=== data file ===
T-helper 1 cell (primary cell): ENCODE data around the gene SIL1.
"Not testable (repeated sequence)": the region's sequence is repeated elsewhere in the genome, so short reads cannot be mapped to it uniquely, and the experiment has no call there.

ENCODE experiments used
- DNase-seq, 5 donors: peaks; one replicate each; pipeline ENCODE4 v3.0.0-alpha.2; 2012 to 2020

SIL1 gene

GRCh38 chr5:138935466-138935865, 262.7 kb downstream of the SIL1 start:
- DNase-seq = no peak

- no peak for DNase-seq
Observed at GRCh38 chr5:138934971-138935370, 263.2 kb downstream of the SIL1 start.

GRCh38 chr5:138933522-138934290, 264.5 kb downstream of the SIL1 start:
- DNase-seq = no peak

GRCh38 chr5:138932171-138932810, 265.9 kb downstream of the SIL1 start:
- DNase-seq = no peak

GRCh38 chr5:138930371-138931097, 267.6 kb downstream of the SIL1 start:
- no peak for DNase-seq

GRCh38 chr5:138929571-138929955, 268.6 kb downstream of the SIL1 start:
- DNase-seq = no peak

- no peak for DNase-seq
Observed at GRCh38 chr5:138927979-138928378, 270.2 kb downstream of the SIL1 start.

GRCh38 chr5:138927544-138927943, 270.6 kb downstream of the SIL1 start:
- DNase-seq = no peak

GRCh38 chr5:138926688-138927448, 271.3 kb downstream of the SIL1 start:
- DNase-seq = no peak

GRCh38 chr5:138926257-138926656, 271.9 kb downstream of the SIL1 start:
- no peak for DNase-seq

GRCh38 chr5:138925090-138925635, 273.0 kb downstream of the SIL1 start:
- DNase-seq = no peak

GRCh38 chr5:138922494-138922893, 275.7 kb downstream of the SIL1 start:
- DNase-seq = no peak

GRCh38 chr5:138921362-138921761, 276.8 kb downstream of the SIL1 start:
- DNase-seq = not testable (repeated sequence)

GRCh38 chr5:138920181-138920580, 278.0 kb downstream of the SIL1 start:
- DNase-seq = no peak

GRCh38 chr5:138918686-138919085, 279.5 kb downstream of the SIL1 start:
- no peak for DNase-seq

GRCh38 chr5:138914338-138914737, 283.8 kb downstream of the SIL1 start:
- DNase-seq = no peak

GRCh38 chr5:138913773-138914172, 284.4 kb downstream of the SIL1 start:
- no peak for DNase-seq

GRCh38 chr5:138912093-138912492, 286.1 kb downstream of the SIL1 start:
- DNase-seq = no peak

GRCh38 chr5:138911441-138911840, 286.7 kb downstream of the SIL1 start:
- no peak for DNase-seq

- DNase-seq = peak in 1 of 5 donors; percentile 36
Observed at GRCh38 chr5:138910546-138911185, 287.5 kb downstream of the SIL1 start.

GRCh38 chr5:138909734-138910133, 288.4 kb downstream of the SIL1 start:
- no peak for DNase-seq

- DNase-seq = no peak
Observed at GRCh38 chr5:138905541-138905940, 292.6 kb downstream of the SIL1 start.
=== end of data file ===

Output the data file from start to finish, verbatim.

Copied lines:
T-helper 1 cell (primary cell): ENCODE data around the gene SIL1.
"Not testable (repeated sequence)": the region's sequence is repeated elsewhere in the genome, so short reads cannot be mapped to it uniquely, and the experiment has no call there.

ENCODE experiments used
- DNase-seq, 5 donors: peaks; one replicate each; pipeline ENCODE4 v3.0.0-alpha.2; 2012 to 2020

SIL1 gene

GRCh38 chr5:138935466-138935865, 262.7 kb downstream of the SIL1 start:
- DNase-seq = no peak

- no peak for DNase-seq
Observed at GRCh38 chr5:138934971-138935370, 263.2 kb downstream of the SIL1 start.

GRCh38 chr5:138933522-138934290, 264.5 kb downstream of the SIL1 start:
- DNase-seq = no peak

GRCh38 chr5:138932171-138932810, 265.9 kb downstream of the SIL1 start:
- DNase-seq = no peak

GRCh38 chr5:138930371-138931097, 267.6 kb downstream of the SIL1 start:
- no peak for DNase-seq

GRCh38 chr5:138929571-138929955, 268.6 kb downstream of the SIL1 start:
- DNase-seq = no peak

- no peak for DNase-seq
Observed at GRCh38 chr5:138927979-138928378, 270.2 kb downstream of the SIL1 start.

GRCh38 chr5:138927544-138927943, 270.6 kb downstream of the SIL1 start:
- DNase-seq = no peak

GRCh38 chr5:138926688-138927448, 271.3 kb downstream of the SIL1 start:
- DNase-seq = no peak

GRCh38 chr5:138926257-138926656, 271.9 kb downstream of the SIL1 start:
- no peak for DNase-seq

GRCh38 chr5:138925090-138925635, 273.0 kb downstream of the SIL1 start:
- DNase-seq = no peak

GRCh38 chr5:138922494-138922893, 275.7 kb downstream of the SIL1 start:
- DNase-seq = no peak

GRCh38 chr5:138921362-138921761, 276.8 kb downstream of the SIL1 start:
- DNase-seq = not testable (repeated sequence)

GRCh38 chr5:138920181-138920580, 278.0 kb downstream of the SIL1 start:
- DNase-seq = no peak

GRCh38 chr5:138918686-138919085, 279.5 kb downstream of the SIL1 start:
- no peak for DNase-seq

GRCh38 chr5:138914338-138914737, 283.8 kb downstream of the SIL1 start:
- DNase-seq = no peak

GRCh38 chr5:138913773-138914172, 284.4 kb downstream of the SIL1 start:
- no peak for DNase-seq

GRCh38 chr5:138912093-138912492, 286.1 kb downstream of the SIL1 start:
- DNase-seq = no peak

GRCh38 chr5:138911441-138911840, 286.7 kb downstream of the SIL1 start:
- no peak for DNase-seq

- DNase-seq = peak in 1 of 5 donors; percentile 36
Observed at GRCh38 chr5:138910546-138911185, 287.5 kb downstream of the SIL1 start.

GRCh38 chr5:138909734-138910133, 288.4 kb downstream of the SIL1 start:
- no peak for DNase-seq

- DNase-seq = no peak
Observed at GRCh38 chr5:138905541-138905940, 292.6 kb downstream of the SIL1 start.